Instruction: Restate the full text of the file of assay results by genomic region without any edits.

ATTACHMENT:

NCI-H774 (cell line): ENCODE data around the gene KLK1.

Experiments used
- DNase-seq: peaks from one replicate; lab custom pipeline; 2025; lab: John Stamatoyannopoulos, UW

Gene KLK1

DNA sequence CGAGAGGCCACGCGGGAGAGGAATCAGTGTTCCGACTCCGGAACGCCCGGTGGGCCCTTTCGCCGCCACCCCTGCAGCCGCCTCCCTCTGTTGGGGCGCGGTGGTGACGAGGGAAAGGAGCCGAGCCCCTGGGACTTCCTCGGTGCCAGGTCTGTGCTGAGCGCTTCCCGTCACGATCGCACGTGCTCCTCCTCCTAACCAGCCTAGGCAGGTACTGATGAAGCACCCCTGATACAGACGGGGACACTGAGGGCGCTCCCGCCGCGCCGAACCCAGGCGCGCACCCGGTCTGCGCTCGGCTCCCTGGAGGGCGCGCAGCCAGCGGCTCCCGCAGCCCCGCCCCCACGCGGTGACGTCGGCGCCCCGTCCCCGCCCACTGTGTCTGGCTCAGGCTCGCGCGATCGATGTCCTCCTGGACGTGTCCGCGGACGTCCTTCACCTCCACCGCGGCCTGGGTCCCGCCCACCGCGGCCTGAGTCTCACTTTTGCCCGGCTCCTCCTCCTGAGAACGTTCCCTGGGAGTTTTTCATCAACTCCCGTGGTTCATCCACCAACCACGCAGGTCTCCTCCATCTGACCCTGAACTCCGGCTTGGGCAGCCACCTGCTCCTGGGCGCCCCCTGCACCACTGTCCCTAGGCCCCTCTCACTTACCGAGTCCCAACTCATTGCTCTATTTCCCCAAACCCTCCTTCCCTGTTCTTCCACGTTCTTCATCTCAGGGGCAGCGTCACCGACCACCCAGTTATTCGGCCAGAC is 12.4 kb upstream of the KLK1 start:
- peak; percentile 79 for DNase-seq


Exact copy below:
NCI-H774 (cell line): ENCODE data around the gene KLK1.

Experiments used
- DNase-seq: peaks from one replicate; lab custom pipeline; 2025; lab: John Stamatoyannopoulos, UW

Gene KLK1

DNA sequence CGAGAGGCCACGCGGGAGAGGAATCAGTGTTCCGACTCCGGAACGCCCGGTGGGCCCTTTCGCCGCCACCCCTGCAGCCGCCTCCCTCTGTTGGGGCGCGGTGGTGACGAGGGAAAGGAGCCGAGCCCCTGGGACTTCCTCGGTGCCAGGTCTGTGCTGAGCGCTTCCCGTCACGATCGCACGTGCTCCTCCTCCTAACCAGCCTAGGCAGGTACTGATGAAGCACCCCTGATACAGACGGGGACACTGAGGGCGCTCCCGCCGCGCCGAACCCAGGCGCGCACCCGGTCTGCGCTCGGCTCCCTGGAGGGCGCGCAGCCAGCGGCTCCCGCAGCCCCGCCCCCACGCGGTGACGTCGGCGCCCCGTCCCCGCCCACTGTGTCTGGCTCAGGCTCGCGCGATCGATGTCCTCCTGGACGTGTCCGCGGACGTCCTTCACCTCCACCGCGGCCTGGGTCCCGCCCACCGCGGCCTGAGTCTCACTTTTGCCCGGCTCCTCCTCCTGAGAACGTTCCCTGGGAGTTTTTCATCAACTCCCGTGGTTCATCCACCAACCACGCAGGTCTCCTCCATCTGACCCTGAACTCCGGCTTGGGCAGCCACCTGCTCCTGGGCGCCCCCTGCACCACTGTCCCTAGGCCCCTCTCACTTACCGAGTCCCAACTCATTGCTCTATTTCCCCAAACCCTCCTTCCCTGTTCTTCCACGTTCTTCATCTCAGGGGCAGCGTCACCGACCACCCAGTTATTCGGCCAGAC is 12.4 kb upstream of the KLK1 start:
- peak; percentile 79 for DNase-seq